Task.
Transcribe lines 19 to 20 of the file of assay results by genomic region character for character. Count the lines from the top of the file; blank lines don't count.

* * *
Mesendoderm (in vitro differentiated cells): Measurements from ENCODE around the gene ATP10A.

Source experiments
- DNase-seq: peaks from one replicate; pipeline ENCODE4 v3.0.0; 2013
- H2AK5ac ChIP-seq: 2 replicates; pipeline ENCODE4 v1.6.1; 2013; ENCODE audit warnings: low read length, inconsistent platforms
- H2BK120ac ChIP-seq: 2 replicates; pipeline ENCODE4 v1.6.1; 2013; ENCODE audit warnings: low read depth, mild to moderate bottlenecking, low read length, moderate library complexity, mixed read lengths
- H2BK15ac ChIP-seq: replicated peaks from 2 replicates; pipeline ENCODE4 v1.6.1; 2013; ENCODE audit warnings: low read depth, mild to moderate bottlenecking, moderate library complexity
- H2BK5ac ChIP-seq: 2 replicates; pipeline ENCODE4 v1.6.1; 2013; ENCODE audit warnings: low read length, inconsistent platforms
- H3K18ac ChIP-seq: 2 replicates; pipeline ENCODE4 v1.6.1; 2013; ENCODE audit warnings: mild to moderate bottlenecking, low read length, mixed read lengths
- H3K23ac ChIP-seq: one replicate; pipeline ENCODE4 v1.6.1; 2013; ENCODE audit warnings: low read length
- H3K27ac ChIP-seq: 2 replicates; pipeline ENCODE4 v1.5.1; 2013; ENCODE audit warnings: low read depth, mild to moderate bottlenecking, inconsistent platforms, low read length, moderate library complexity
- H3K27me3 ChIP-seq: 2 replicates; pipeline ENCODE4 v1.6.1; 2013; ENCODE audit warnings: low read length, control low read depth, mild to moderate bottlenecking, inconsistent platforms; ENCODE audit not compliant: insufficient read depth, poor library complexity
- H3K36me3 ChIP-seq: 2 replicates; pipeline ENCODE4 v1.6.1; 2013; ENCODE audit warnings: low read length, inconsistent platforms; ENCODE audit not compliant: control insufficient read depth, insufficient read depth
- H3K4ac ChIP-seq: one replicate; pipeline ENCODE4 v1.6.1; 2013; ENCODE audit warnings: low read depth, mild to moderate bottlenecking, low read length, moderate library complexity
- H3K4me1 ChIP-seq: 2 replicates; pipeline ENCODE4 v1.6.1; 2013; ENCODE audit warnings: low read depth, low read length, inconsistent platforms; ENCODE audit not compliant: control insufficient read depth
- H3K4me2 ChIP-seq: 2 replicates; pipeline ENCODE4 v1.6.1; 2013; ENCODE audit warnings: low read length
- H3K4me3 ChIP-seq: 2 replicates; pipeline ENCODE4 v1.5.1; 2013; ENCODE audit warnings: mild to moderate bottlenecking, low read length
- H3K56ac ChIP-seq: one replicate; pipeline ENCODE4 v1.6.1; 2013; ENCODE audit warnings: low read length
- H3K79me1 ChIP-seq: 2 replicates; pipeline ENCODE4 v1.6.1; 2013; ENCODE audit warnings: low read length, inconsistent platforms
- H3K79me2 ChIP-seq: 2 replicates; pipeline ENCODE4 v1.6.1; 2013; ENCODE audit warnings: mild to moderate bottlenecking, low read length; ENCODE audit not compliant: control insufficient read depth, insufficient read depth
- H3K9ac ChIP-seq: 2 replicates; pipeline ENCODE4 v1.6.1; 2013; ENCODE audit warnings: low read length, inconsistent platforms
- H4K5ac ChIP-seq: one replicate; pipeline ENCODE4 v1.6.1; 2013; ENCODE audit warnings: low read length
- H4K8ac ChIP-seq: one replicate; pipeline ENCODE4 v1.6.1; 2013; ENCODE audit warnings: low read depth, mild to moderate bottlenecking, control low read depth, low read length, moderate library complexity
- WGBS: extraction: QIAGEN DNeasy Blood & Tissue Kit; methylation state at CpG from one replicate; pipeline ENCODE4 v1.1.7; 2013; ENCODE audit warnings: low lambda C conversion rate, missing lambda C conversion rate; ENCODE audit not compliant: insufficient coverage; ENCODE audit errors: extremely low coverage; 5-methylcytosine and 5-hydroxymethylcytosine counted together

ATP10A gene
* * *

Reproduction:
- H3K79me2 ChIP-seq: 2 replicates; pipeline ENCODE4 v1.6.1; 2013; ENCODE audit warnings: mild to moderate bottlenecking, low read length; ENCODE audit not compliant: control insufficient read depth, insufficient read depth
- H3K9ac ChIP-seq: 2 replicates; pipeline ENCODE4 v1.6.1; 2013; ENCODE audit warnings: low read length, inconsistent platforms